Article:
To: New York City Board of Elections


From:  Leon Gortler, Ph.D.


Re:  New voting system for New York City


I have lived and voted in Brooklyn for 44 years and have, on occasion, served as a poll watcher, so I am familiar with the current system.


I went to the demonstration of the systems submitted for certification at LaGuardia Community College on November 15.  I have used computers for close to twenty years, and have used ATMs for years, but I found the DREs somewhat confusing, and I thought that they would cause most voters some difficulty.  It struck me that voters are going to need much more time to vote using these machines, and checking the paper record was not an easy task. 


With this brief experience in mind, the ONLY logical choice for the immediate future is a paper ballot-optical scan system (PBOS).  I strongly urge the Board to adopt such a system.


The Board is surely aware of the problem in Sarasota, FL in the most recent election where, using DREs, over 18,000 ballots showed no vote for the House of Representatives.  There is a possibility that 18,000 voters chose not to vote in the House election, although they did choose to vote for lesser offices, but the percentage of missing House votes was so high (over 13%) that this is unlikely.  There was no paper record in this election, but it would not have made a difference because if the computer did not record a vote, the paper record would also not have shown a vote.  Had there been paper ballots, the odd result could have been easily checked and verified.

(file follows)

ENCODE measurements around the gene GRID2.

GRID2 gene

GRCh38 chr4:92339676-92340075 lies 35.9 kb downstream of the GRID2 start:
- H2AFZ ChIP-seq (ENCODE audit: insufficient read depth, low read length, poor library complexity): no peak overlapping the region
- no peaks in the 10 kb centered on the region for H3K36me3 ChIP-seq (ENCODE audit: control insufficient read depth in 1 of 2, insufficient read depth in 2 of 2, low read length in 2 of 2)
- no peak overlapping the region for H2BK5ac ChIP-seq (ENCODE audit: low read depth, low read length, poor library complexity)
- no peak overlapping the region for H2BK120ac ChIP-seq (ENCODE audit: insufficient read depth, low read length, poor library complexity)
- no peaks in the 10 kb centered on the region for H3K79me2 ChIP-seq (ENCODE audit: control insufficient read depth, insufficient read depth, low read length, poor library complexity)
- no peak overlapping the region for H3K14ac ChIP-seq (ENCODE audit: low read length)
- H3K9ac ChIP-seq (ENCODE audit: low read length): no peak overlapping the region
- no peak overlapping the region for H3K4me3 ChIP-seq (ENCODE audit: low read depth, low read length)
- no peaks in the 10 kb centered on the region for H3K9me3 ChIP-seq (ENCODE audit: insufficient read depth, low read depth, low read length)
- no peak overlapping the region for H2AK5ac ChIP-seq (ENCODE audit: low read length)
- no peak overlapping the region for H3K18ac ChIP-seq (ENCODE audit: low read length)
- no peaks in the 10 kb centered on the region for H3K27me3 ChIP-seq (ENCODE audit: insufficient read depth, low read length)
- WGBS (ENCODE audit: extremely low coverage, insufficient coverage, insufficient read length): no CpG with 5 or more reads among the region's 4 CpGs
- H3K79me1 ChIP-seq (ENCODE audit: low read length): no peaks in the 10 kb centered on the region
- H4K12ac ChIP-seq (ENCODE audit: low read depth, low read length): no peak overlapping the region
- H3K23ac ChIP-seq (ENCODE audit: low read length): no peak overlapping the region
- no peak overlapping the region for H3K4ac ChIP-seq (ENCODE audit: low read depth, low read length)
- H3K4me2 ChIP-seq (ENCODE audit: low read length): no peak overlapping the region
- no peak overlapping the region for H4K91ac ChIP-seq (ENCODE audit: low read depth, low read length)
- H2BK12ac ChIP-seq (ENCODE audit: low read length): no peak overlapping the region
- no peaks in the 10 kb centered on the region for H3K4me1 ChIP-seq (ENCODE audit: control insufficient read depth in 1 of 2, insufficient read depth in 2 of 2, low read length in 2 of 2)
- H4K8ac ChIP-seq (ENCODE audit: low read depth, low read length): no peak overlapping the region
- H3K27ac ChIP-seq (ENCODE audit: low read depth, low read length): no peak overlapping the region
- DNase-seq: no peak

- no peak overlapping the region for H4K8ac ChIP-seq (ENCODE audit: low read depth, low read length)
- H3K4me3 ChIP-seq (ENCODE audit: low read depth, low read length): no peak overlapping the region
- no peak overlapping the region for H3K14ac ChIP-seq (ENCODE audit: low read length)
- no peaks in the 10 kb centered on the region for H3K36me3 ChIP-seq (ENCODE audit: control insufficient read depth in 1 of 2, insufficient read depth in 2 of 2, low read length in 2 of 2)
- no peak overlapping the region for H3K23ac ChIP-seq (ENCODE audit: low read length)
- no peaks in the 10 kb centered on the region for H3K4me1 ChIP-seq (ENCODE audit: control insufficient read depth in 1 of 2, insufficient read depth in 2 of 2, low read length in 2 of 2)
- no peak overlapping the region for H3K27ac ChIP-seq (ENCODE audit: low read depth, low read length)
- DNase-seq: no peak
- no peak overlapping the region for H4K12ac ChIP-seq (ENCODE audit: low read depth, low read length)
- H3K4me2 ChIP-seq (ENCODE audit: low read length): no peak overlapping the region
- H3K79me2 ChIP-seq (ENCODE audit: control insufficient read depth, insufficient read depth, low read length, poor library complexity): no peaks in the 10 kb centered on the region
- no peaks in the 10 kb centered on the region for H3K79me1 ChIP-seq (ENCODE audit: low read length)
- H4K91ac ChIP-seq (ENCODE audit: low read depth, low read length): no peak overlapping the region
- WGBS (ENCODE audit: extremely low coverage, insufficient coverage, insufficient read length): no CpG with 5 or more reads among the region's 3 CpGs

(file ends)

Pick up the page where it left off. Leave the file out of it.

This is just one example where a PBOS system would have cleared up a problem.  The voters of New York City must be confident that when they vote, their votes will be counted AND counted correctly.  It is your duty to provide them with that confidence.